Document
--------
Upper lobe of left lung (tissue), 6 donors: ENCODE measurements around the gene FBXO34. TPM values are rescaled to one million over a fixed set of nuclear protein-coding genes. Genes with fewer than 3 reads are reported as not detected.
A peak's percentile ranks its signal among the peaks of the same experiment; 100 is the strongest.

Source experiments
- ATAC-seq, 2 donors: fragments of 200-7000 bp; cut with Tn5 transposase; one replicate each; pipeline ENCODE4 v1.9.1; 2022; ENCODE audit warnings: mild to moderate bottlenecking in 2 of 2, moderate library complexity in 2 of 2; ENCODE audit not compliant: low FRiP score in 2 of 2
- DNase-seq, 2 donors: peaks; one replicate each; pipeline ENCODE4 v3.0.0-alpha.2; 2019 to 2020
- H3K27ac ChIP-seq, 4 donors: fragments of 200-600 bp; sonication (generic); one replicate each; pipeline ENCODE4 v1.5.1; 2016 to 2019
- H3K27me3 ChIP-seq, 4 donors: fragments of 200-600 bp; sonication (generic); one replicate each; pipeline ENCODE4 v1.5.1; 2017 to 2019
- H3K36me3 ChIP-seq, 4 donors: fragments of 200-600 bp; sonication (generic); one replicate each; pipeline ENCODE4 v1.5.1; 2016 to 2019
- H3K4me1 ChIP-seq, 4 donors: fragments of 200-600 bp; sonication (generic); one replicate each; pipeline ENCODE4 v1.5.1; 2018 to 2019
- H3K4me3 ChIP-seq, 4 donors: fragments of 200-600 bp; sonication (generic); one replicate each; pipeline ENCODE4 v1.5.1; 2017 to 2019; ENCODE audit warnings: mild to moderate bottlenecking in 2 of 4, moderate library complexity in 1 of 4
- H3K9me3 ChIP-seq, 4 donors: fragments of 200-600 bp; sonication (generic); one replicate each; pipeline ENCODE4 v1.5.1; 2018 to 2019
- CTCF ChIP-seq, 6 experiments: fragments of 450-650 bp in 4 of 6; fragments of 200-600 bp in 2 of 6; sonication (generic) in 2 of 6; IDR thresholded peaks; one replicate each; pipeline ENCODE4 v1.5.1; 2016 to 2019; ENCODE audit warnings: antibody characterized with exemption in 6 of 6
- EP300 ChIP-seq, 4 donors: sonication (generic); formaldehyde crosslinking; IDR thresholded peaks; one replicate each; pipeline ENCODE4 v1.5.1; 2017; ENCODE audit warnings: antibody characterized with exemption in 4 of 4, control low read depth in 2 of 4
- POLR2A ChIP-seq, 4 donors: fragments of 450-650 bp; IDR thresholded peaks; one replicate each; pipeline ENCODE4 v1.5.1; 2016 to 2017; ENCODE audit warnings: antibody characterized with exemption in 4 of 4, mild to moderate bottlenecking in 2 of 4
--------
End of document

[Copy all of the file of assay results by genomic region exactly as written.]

Upper lobe of left lung (tissue), 6 donors: ENCODE measurements around the gene FBXO34. TPM values are rescaled to one million over a fixed set of nuclear protein-coding genes. Genes with fewer than 3 reads are reported as not detected.
A peak's percentile ranks its signal among the peaks of the same experiment; 100 is the strongest.

Source experiments
- ATAC-seq, 2 donors: fragments of 200-7000 bp; cut with Tn5 transposase; one replicate each; pipeline ENCODE4 v1.9.1; 2022; ENCODE audit warnings: mild to moderate bottlenecking in 2 of 2, moderate library complexity in 2 of 2; ENCODE audit not compliant: low FRiP score in 2 of 2
- DNase-seq, 2 donors: peaks; one replicate each; pipeline ENCODE4 v3.0.0-alpha.2; 2019 to 2020
- H3K27ac ChIP-seq, 4 donors: fragments of 200-600 bp; sonication (generic); one replicate each; pipeline ENCODE4 v1.5.1; 2016 to 2019
- H3K27me3 ChIP-seq, 4 donors: fragments of 200-600 bp; sonication (generic); one replicate each; pipeline ENCODE4 v1.5.1; 2017 to 2019
- H3K36me3 ChIP-seq, 4 donors: fragments of 200-600 bp; sonication (generic); one replicate each; pipeline ENCODE4 v1.5.1; 2016 to 2019
- H3K4me1 ChIP-seq, 4 donors: fragments of 200-600 bp; sonication (generic); one replicate each; pipeline ENCODE4 v1.5.1; 2018 to 2019
- H3K4me3 ChIP-seq, 4 donors: fragments of 200-600 bp; sonication (generic); one replicate each; pipeline ENCODE4 v1.5.1; 2017 to 2019; ENCODE audit warnings: mild to moderate bottlenecking in 2 of 4, moderate library complexity in 1 of 4
- H3K9me3 ChIP-seq, 4 donors: fragments of 200-600 bp; sonication (generic); one replicate each; pipeline ENCODE4 v1.5.1; 2018 to 2019
- CTCF ChIP-seq, 6 experiments: fragments of 450-650 bp in 4 of 6; fragments of 200-600 bp in 2 of 6; sonication (generic) in 2 of 6; IDR thresholded peaks; one replicate each; pipeline ENCODE4 v1.5.1; 2016 to 2019; ENCODE audit warnings: antibody characterized with exemption in 6 of 6
- EP300 ChIP-seq, 4 donors: sonication (generic); formaldehyde crosslinking; IDR thresholded peaks; one replicate each; pipeline ENCODE4 v1.5.1; 2017; ENCODE audit warnings: antibody characterized with exemption in 4 of 4, control low read depth in 2 of 4
- POLR2A ChIP-seq, 4 donors: fragments of 450-650 bp; IDR thresholded peaks; one replicate each; pipeline ENCODE4 v1.5.1; 2016 to 2017; ENCODE audit warnings: antibody characterized with exemption in 4 of 4, mild to moderate bottlenecking in 2 of 4